There is a tradition in Britain, going back to medieval times or earlier, of moving sheep and cattle from the upland pastures of Wales to the lowland fattening pastures of the Midlands and south-east England and then on to their inevitable fate – to be consumed by those living in London and the towns of lowland England. The men who made themselves a livelihood out of moving these animals across the country came to be known as “the drovers” – Welsh cattle and sheep dealers who drove their animals to the fairs and markets of the English heartland. The long-distance movement of such animals was an arduous task and the drovers were indeed hardy men who, due to a few well-publicised cases of defaulting on credit notes, gained a certain reputation for their roguery and dishonesty; however, they were for the most part men of integrity who included in their number the Welsh hymn-writer Dafydd Jones of Caeo and who were among the few ordinary people in Wales to have the opportunity of travelling far beyond their immediate locality. As such, they were able to carry back to the remote parts of Wales news of social, political, cultural and religious developments in England and also, no doubt, had many a tale to tell of their travels, entertaining those at home.
This trade in sheep and cattle reached its peak in the 18th and early 19th centuries and although most of the many hundreds of miles of tracks and byways in the western counties of Wales were used at some time or other by the drovers, there evolved over the years a relatively limited number of recognised long-distance routes over the rugged terrain of central Wales to the English border. These drovers’ routes developed as a compromise between the quickest and least arduous way between two points and the availability of overnight accommodation and forage at farms or inns with adjoining paddocks.
One of these well-known routes, and the one which passed closest to Llangammarch, was that from Tafarn Talgarth to Painscastle. Tafarn Talgarth (now the Glan Bran Arms) is situated in the village of Llanfair-ar-y-bryn in the Bran valley to the north-east of Llandovery. Here animals from Cilycwm in the north and from Llandovery itself were prepared for the ascent of Mynydd Epynt. The route from the Inn followed the existing road to Tirabad. Here the drovers could stop at the Spite Inn or at the Cross Inn two miles beyond at Penlanwen. Both of these are no longer in existence; although Spite Inn Farm and the ruins of Cross Inn Cottage can be found and the oldest parts of these buildings may well have formed the original Inns. At Penlanwen the drovers deviated from the lane to Llangammarch Wells to join the Tricrugiau trail at Tafarn-y-Mynydd (now a ruin on the edge of a block of forestry and inaccessible as it is in a military training zone) and to ascend Mynydd Epynt.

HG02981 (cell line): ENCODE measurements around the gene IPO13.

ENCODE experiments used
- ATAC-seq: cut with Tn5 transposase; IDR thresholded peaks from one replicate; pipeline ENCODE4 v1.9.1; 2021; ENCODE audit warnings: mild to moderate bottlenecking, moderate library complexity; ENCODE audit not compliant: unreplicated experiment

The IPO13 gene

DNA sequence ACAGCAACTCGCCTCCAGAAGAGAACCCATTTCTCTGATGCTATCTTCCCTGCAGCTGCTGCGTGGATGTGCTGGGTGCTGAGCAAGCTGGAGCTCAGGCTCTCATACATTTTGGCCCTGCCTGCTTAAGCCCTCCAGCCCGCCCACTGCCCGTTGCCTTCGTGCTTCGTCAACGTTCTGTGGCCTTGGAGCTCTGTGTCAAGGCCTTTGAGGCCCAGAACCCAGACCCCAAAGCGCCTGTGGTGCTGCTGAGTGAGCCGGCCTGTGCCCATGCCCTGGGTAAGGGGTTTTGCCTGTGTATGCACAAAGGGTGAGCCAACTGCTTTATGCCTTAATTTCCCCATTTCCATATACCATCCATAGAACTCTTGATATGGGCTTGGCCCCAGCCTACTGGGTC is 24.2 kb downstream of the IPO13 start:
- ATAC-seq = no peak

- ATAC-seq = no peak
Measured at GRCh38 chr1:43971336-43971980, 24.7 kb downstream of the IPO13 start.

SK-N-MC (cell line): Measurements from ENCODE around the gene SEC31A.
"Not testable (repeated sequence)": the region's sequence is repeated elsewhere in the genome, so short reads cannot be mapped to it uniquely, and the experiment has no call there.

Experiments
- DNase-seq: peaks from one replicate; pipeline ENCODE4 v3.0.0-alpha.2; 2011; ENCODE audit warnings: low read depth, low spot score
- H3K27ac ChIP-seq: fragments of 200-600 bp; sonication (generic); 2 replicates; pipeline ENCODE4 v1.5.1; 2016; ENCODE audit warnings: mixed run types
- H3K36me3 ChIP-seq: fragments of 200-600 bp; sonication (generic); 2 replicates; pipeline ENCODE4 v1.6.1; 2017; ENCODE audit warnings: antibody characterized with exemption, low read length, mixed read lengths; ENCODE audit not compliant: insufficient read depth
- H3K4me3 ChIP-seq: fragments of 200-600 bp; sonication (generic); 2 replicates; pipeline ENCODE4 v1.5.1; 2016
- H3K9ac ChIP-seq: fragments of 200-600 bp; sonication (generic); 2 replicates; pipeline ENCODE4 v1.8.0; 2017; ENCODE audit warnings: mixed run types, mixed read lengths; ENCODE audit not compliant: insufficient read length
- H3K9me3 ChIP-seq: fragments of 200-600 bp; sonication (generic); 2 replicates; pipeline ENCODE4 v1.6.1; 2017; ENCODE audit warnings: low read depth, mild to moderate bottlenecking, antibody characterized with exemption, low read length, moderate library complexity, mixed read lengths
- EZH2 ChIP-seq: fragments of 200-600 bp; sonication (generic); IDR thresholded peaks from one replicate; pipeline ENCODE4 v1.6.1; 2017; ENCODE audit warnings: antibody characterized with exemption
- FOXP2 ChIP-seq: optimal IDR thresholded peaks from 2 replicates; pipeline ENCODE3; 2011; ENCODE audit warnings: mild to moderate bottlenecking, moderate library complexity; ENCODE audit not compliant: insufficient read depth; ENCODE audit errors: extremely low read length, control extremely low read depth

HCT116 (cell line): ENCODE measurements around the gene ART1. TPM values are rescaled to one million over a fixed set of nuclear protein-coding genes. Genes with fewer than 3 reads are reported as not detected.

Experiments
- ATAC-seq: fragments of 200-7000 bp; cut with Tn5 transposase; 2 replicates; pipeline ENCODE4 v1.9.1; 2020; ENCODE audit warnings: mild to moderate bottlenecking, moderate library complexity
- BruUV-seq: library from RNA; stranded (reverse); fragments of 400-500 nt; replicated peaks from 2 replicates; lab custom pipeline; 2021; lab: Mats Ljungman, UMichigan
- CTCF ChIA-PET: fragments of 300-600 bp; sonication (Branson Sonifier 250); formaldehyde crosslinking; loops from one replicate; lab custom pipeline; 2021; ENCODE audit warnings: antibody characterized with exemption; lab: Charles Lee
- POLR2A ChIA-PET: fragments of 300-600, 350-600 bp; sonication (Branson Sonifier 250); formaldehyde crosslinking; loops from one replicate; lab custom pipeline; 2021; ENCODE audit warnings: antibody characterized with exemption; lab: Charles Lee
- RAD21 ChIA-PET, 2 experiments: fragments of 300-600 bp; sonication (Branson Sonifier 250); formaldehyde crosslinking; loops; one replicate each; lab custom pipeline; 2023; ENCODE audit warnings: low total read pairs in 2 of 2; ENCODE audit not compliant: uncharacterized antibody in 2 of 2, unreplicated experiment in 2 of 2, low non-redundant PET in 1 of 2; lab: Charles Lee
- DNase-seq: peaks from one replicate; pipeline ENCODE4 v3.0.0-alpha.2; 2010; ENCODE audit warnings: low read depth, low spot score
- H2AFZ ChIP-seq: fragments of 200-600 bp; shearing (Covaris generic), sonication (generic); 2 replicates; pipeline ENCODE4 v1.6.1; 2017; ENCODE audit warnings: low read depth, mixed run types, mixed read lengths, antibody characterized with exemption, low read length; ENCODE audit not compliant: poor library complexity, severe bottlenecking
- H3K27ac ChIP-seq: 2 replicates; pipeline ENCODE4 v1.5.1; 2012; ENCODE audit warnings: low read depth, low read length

Travelling across the great upland tract of the Epynt, the drovers would no doubt have had some difficulty in keeping their animals separated from the herds and flocks which grazed on the open mountain, but may have had the advantage of the opportunity to buy stockings and knitwear from one of the many sheep farms on the Epynt where weaving and knitting helped to supplement the income from the farm. All these dwellings are, of course, long since abandoned due to the use of the area by the military since the Second World War.
The Drovers Arms, now approached on the B4519 between Llangammarch Wells and Upper Chapel, was well known as a port of call on the journey to the east. The building is still in existence but available only for the use of the army!
It is no longer clear which exact route the drovers would have taken next; however, they travelled in some way across the open mountain to the Cwm-Owen Inn on the B4520 Builth Wells to Upper Chapel road. From there the drovers travelled onwards towards Erwood, where there was a ford across the river Wye, thus enabling them to continue their journey towards England.
The end for the long-distance movement of livestock on the hoof was signalled by the advent of the railways in the 19th century. However, the evolution of the Welsh railway system took place over a period of almost 50 years and it was not until the late 1850s that the railways had a sufficient infrastructure to take the place of the drover as an easier and cheaper way of transporting animals to England.
Thus came the end of long-distance cattle-droving. However, sheep-droving in Wales continued well into the 20th century. Sheep were driven to markets and also to and from “tack” (winter pasture). Shearing time could also involve driving sheep a considerable distance. The late Dai Jones of Abergwesyn, one of the last drovers, still remembered by local people, had many stories to tell of the days before the great lorries when he walked miles to Brecon market with sheep for dealers including David Davies of Poityn, Llangammarch. Drovers within Wales often included a stop at the Garth Inn, now a private residence.
Whilst travelling on the roads around Llangammarch your progress may well be called to a halt by farmers driving their sheep from one farm or field to another, perhaps for shearing or dipping; at certain times of the year sheep are still rounded up on the Epynt by men using an assortment of vehicles and sometimes on horseback, to be driven down from the mountains to the farms. These activities perhaps give a taste of the great droves of the past – however, the drover himself has long since passed into history, replaced by the lorries of the modern day.
written by Elaine Smith and taken from Llangammarch Wells Past and Present – A History and Guide. March 2000